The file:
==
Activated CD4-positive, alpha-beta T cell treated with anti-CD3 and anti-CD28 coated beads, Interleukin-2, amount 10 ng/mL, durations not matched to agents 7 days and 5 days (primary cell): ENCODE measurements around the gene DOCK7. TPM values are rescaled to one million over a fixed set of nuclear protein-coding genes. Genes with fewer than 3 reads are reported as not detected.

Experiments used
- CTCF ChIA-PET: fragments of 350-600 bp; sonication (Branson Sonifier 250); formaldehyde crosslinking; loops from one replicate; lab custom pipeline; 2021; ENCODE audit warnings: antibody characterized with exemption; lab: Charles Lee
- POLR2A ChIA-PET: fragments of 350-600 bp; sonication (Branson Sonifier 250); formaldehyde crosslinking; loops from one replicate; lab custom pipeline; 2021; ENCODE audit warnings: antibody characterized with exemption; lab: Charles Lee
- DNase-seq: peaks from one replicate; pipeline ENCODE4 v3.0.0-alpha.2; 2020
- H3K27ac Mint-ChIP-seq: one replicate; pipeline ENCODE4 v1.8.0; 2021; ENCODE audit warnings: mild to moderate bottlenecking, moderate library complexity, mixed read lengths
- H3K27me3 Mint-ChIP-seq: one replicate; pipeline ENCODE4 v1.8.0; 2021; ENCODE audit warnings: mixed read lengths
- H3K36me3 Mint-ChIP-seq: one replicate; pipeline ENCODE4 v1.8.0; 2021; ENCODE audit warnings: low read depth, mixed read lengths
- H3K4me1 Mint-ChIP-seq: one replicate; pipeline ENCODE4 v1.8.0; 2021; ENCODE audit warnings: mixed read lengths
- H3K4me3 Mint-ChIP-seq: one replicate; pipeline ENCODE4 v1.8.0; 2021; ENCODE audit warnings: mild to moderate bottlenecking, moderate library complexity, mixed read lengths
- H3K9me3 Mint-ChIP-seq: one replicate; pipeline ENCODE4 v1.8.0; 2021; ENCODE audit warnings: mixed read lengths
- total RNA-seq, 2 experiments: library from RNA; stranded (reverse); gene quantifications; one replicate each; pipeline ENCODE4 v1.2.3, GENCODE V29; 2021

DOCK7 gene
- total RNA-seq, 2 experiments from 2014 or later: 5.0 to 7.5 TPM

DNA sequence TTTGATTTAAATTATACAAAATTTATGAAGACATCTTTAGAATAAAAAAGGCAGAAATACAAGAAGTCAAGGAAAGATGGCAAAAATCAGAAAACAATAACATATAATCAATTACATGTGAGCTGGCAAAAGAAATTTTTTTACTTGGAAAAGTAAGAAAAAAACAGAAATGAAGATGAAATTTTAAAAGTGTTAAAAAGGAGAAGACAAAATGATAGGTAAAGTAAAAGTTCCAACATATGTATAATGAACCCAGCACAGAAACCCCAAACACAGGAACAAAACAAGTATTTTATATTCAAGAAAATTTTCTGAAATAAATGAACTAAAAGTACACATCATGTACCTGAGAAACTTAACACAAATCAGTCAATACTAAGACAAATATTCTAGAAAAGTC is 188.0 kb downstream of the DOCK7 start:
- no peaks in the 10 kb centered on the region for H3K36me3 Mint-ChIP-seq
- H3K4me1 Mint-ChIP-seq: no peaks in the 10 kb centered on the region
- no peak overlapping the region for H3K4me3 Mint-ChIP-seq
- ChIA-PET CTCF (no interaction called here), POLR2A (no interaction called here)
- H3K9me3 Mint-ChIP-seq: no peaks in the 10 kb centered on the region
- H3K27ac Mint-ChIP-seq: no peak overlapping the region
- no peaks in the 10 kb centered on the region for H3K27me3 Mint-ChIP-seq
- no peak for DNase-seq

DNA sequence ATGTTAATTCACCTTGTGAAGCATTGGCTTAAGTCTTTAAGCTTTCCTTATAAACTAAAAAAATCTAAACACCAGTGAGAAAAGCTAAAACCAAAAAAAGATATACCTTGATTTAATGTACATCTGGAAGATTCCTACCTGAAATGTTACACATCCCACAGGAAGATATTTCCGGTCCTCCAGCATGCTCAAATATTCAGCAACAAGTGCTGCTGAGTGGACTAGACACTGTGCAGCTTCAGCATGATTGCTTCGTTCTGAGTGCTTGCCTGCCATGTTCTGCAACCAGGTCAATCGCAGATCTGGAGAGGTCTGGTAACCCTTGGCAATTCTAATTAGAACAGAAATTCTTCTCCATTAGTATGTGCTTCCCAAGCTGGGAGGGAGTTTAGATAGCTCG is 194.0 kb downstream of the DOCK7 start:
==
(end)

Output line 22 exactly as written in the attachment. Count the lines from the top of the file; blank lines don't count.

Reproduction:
- no peaks in the 10 kb centered on the region for H3K27me3 Mint-ChIP-seq